Not ‘tired, retired or expired,’ barber celebrates 60 years in business
The numbers really start to add up when you talk to longtime barber Leo Davis. He’s been cutting hair for 60 years, beginning in 1946, and has been working Downtown since1954, when the Foshay was the tallest skyscraper around.
The barber chairs at Feature Cut Barber Stylists, Davis’s barbershop, date as far back as his long Downtown work history. Ashtrays installed in the chairs at 800 Marquette Ave. are no longer used, but they remind Davis of a barber he worked with on Plymouth Avenue who smoked cigars the entire day.
Davis’s shop appears not to have changed much over time. There’s a picture of his 1985 Grand Mercury on the wall, which he sold several years ago. There is a bottle of “100 percent pure peppermint oil” on his desk. Newspapers are strewn about the seating area, and the television reception is a bit fuzzy.
Customers of all ages come in and pick up conversations with Davis where they left off on the last visit. They comment that Hennepin Avenue looked like Las Vegas 50 years ago, and talk about the Foshay Tower’s renovation into a hotel. Davis tells stories about traveling to school in Mentor, Minn. when the school bus was a covered wagon or sleigh with four horses pulling in front.
More reminders of old times on the shelf are a few pairs of hair clippers that Davis says probably predate his own birth in 1925.
“Can you do the math?” he asks.
The clippers were originally his uncle’s, and they lead to the story of how he got started cutting hair at age 14.
“In the old days, we didn’t have much money, so my uncle or somebody would cut our hair,” Davis said. One day when Uncle Joe wasn’t available, Davis cut his brother’s hair.
“I thought ‘That looks pretty good,’ and next thing I know I’m doing all the neighbor kids,” Davis said.
Davis hasn’t always appreciated the updates in men’s hairstyles over the years. “Men in the ’60s used a lot of hairspray,” Davis said. “Then everybody wanted to look like the Beatles. They used to wear it straight across the back, and I thought it looked like a helmet, but that’s what they wanted.”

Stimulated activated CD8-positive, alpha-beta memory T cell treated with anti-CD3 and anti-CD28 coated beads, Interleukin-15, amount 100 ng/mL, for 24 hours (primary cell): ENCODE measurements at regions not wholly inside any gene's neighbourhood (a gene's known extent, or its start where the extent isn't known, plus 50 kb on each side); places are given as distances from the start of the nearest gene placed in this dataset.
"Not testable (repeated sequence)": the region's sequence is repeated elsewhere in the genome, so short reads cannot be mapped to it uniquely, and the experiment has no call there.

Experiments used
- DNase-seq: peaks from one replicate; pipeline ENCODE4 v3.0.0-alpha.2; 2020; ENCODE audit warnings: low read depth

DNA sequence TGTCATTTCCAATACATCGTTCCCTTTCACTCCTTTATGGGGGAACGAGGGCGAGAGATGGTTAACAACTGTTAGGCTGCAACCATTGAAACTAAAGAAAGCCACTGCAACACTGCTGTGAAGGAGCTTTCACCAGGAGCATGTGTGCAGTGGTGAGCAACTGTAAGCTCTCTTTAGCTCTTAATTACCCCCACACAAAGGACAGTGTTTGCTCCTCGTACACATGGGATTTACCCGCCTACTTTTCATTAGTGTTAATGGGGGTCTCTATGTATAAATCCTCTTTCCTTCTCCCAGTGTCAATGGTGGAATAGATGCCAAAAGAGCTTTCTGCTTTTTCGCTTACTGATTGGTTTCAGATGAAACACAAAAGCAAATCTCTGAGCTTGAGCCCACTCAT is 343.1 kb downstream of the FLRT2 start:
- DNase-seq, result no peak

He said someone called a few years back and asked if he did highlights, and Davis replied he didn’t know what they were talking about. Later knowledge of hair tinting didn’t inspire him to expand his practice, however.
“It looks like some kind of animal,” he said.
Davis may not offer highlights, but he does offer an old-fashioned shave with a razor blade.
“Hardly anybody does that anymore,” Davis said. “I like doing it.”
A shave by Davis includes far more than a blade and shaving cream. He uses a series of hot towels, moisturizer, aftershave and even a clay mask upon request.
Davis said former Timberwolves owner Marv Wolfenson “asked for the closest shave of anybody I knew.”
Davis got slammed with customers on a recent afternoon, but he had help from Regino Quiambao, who has worked with him for the past 15 years in the neighboring barber chair, and from Jeff West, a shoe shiner who inquired about a job opening 12 years ago and stayed ever since.
Haircut and shave prices that start at $10 apiece are another aspect of Davis’s business that hasn’t changed much — Davis said he raised the prices to $10 about 12 years ago. When Davis began cutting hair 60 years ago he charged 75 cents for a haircut and 35 cents for a shave.
Starting in February 1946, Davis worked for shops on Plymouth and James avenues, 51st and Humboldt avenues, and Plymouth and Morgan avenues. Davis started working Downtown in 1954 at a one-story retail building on 8th Street and later moved on to the Baker Center, Northstar building, and Northwestern Bank building. Davis opened his own shop in 1978 at the old Doctor’s building at 9th Street and Marquette Avenue, now called the Metro building. He noticed a vacant space in the Midwest Plaza while dropping off his dry cleaning six-and-a-half years ago, and decided to reopen on the ground level of 8th and Marquette amid rumors that the Doctor’s building would come down.
“A lot of people my age aren’t working; they’re in nursing homes,” Davis said, referring to his peers as “tired, retired or expired.”
“I don’t want to get older.”